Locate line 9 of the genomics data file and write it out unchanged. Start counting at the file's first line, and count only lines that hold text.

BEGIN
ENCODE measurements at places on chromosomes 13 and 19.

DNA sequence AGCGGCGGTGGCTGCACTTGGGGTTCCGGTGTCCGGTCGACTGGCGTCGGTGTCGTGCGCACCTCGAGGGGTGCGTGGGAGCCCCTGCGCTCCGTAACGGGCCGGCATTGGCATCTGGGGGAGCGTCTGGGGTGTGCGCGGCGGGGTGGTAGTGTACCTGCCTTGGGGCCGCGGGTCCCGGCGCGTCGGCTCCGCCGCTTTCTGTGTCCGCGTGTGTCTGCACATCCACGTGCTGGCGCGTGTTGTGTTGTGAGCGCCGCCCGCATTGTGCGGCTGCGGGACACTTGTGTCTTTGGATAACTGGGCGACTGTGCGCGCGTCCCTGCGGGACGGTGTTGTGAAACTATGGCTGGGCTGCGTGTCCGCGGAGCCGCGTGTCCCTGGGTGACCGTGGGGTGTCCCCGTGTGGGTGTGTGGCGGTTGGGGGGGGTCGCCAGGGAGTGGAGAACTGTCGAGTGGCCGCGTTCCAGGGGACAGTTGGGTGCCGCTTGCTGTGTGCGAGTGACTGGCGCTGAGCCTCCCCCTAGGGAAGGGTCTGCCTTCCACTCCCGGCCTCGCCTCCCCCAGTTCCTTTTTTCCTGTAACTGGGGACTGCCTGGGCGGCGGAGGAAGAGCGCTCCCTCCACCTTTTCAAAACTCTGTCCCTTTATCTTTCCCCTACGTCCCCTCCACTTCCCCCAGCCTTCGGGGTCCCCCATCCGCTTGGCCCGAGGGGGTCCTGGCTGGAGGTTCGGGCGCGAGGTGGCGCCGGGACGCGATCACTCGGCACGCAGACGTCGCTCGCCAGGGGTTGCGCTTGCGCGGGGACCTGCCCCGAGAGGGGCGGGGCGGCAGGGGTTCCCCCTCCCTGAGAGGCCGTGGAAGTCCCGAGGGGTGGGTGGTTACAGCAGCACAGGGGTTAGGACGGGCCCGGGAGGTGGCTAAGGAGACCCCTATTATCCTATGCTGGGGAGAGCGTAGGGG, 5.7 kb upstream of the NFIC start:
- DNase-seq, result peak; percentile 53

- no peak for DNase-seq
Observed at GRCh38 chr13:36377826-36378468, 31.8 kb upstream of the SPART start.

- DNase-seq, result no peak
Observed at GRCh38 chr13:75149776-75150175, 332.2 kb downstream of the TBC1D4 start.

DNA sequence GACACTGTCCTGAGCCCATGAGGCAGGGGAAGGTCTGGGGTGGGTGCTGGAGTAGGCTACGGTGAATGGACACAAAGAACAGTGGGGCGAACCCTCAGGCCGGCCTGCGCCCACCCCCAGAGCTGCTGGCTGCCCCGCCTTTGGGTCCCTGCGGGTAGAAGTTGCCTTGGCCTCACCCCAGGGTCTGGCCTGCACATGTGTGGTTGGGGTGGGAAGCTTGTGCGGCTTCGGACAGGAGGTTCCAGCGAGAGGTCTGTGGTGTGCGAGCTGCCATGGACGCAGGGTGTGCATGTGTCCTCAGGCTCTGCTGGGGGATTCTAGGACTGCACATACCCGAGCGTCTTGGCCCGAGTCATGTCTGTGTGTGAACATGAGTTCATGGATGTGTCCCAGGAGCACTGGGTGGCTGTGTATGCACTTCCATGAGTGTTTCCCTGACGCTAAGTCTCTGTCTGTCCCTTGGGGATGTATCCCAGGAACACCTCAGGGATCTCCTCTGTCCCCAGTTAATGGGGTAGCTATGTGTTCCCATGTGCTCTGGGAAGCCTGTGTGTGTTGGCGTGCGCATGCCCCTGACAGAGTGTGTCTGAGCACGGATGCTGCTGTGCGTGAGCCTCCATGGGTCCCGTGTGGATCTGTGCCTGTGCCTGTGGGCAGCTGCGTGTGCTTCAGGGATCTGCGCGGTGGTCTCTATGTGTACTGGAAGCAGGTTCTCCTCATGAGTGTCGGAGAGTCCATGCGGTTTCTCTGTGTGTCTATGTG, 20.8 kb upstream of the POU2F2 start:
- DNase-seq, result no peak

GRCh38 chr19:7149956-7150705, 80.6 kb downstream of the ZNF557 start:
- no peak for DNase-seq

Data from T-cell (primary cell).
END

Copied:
- DNase-seq, result no peak